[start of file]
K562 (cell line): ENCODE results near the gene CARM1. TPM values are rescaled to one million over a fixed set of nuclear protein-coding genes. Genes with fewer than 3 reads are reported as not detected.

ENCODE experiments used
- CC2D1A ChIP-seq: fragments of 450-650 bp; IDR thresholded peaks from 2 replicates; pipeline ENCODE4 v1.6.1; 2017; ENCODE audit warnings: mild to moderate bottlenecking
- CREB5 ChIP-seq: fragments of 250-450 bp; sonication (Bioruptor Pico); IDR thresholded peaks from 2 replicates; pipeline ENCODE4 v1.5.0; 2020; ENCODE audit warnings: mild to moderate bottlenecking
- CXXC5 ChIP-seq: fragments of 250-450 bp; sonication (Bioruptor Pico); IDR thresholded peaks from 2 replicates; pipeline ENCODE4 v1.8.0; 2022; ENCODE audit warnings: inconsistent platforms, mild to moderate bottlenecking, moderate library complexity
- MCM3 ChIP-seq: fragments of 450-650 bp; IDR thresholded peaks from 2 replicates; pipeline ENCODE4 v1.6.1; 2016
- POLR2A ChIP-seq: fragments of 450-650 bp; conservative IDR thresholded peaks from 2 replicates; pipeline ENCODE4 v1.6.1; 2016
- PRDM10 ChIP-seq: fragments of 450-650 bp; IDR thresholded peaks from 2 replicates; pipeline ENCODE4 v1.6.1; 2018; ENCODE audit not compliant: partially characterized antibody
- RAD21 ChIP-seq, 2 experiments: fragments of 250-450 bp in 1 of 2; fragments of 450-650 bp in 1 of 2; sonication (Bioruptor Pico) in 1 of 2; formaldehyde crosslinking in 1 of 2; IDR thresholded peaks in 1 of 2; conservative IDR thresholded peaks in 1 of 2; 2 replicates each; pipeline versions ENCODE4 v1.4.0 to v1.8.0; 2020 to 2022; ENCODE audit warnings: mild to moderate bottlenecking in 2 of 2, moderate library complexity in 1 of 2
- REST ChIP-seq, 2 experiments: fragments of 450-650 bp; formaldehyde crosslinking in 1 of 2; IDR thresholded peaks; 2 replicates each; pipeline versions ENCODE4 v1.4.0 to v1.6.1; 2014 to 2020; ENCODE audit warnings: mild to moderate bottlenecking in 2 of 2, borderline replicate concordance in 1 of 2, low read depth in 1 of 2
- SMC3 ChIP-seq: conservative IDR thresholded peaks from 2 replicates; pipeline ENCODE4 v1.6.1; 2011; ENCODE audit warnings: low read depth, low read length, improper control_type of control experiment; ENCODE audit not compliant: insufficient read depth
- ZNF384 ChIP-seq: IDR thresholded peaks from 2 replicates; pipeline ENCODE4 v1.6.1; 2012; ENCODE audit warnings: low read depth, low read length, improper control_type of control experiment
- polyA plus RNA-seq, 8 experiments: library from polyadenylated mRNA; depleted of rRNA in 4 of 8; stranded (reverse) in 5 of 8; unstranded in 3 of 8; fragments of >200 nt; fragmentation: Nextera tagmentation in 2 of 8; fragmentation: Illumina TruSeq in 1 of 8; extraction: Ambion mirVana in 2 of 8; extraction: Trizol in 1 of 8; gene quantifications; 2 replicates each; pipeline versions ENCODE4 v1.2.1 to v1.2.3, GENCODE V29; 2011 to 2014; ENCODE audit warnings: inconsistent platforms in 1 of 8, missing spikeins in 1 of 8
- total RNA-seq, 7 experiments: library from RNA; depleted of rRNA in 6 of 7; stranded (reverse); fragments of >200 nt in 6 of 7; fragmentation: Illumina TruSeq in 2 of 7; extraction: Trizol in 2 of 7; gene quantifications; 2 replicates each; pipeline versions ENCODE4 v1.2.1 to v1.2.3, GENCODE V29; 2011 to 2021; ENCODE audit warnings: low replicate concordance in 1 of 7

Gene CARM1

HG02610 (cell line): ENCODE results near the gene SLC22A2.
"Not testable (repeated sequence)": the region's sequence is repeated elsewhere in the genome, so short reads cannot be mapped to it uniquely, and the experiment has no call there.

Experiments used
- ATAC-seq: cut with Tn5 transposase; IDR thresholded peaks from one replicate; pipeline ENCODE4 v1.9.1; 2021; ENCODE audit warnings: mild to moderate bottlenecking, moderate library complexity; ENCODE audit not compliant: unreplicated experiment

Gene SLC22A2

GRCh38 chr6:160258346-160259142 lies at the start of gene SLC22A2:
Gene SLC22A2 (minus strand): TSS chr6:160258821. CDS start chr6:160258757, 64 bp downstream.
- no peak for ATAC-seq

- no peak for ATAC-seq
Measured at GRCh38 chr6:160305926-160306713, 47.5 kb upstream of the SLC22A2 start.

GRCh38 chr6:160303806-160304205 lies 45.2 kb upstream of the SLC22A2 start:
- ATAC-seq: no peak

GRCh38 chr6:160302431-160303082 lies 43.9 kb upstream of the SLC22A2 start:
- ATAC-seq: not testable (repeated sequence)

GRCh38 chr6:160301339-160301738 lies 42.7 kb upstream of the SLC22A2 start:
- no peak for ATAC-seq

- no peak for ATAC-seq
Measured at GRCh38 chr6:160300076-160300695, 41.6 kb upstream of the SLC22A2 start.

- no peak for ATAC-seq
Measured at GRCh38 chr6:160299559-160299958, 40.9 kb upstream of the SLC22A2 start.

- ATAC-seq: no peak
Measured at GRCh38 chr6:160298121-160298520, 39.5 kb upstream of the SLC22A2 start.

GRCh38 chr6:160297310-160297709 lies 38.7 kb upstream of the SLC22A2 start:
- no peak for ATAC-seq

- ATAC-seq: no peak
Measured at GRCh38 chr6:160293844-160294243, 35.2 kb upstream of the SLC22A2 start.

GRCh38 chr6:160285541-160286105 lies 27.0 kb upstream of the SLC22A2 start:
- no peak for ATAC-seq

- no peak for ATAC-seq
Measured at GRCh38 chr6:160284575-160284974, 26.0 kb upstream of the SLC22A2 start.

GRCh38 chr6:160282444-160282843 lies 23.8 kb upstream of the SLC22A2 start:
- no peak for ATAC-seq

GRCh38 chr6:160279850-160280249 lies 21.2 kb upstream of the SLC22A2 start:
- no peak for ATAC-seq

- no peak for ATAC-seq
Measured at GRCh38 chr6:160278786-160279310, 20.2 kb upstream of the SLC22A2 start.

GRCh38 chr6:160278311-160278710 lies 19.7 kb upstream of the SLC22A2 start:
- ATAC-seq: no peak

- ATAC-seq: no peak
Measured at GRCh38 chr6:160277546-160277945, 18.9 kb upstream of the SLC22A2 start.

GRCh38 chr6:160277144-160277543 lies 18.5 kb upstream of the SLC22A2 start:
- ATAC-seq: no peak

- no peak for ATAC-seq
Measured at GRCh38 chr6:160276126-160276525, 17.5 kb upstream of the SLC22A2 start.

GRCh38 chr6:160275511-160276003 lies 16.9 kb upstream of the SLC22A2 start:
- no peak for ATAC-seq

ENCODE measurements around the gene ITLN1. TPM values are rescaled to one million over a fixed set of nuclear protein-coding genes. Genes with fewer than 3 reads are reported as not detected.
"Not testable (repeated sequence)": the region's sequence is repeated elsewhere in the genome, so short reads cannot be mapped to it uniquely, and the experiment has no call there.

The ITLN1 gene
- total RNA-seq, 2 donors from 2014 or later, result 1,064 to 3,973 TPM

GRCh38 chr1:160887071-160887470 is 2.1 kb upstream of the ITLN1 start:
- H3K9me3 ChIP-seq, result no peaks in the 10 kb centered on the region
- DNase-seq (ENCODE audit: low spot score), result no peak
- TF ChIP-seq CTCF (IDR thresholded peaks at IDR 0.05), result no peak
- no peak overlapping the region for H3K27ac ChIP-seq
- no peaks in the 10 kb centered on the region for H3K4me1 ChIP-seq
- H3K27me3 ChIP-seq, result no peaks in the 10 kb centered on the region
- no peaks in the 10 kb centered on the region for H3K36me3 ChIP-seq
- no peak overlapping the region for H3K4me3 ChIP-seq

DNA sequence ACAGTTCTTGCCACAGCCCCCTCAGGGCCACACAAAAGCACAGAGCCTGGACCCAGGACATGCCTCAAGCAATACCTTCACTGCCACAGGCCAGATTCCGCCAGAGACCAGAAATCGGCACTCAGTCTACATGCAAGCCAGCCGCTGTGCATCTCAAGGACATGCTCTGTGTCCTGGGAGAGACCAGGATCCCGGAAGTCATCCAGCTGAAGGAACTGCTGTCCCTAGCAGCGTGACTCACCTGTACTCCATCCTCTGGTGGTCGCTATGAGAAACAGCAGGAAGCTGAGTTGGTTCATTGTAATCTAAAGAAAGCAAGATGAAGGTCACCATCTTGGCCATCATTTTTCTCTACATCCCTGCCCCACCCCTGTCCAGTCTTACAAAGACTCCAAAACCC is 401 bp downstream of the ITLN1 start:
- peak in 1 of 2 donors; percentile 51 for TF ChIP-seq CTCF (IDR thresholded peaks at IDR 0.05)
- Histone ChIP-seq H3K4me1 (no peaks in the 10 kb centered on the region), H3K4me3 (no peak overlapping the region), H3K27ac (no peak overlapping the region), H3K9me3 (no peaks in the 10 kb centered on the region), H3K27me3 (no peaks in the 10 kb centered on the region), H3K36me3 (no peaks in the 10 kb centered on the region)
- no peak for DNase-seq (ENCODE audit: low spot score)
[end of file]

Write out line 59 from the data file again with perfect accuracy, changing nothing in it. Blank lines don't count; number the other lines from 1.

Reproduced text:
Measured at GRCh38 chr6:160276126-160276525, 17.5 kb upstream of the SLC22A2 start.